NEW YORK - The Phillies had a five-run lead in a September game between two eliminated teams, so what Joely Rodriguez did in the eighth inning Wednesday must not be embellished. Still, it opened some eyes in the Phillies dugout.
Rodriguez, a 24-year-old lefthanded reliever who was demoted to high-A Clearwater at the end of April, threw Melky Cabrera of the White Sox three fastballs. All three were in almost the same spot. They painted the outside corner, down and away from Cabrera, a dangerous righthanded hitter. Cabrera did not swing at any of them. Struck out.
The first one was measured at 96.5 mph by Major League Baseball's PITCHf/x system. The next one, 97.2 mph. The third clocked at a blistering 98.4 mph.
Where did that come from?
"I don't know," Rodriguez said. The Dominican pitcher smiled.
This game rewards velocity, especially velocity with location. Rodriguez, so far, has displayed that. He is making a fine case to be retained this winter on the 40-man roster, nine months after the Phillies removed him from it. Rodriguez's 95.7-mph average fastball ranks ninth among all lefties who have thrown a pitch in 2016.
"I don't want to get overly excited," Phillies manager Pete Mackanin said, "but it is a good impression he has made."
Correct. This is September, when results are often skewed by expanded rosters and success is muddled. The Phillies, though, have lacked effective lefthanded relief all season. If they have unearthed an internal candidate to fill that job in 2017, it is a bonus. Entrusted with the eighth inning of a two-run game Thursday at Citi Field, Rodriguez needed just 12 pitches to record three outs.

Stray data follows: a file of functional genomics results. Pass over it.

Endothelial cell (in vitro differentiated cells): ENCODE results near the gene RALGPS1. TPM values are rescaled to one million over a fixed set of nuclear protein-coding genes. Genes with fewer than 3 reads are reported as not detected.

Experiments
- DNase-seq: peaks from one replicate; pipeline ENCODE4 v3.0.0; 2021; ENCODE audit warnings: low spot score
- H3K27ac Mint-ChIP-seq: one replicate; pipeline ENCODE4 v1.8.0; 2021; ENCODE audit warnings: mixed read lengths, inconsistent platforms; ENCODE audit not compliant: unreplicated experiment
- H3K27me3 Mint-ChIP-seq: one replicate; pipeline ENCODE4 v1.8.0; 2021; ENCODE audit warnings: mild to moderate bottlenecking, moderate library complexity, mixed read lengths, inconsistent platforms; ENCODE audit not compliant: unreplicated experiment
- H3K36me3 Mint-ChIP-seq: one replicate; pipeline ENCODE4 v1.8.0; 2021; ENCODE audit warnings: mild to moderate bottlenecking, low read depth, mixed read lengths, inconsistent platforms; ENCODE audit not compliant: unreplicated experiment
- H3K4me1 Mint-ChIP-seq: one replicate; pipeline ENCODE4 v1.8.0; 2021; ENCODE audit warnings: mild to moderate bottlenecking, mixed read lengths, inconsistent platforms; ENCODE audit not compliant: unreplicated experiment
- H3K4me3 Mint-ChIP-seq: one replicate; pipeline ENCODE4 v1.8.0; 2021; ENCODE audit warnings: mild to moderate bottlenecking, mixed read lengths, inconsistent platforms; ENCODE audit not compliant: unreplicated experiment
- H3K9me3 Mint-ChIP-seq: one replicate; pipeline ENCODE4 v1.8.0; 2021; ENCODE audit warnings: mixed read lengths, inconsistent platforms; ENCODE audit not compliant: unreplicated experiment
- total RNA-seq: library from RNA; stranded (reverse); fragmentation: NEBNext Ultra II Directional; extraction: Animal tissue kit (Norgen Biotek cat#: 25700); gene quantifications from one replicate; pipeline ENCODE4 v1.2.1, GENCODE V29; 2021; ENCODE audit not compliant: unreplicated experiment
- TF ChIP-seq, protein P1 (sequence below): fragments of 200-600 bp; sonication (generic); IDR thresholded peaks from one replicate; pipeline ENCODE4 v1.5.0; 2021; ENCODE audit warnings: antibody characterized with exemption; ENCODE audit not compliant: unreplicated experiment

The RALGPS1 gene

Rodriguez came to the Phillies from Pittsburgh in the Antonio Bastardo trade. He did not develop as a starter, so the Phillies moved him to the bullpen. He gained velocity with that switch.
But the speed, Rodriguez said, came with other benefits.
"I'm more confident with my fastball and its location," Rodriguez said. "I have seen more results this year with it."
Rodriguez was just the second Phillies lefthander to throw a pitch faster than 98 mph since 2008, when Major League Baseball began tracking detailed pitch statistics. Jake Diekman threw 250 fastballs 98 mph or harder with the Phillies. They both, oddly enough, wore No. 63 for the Phillies.
Mackanin will look to test Rodriguez in the final 10 games.
"He has nasty stuff and he could get righties out," Mackanin said. "That last pitch he threw was filthy."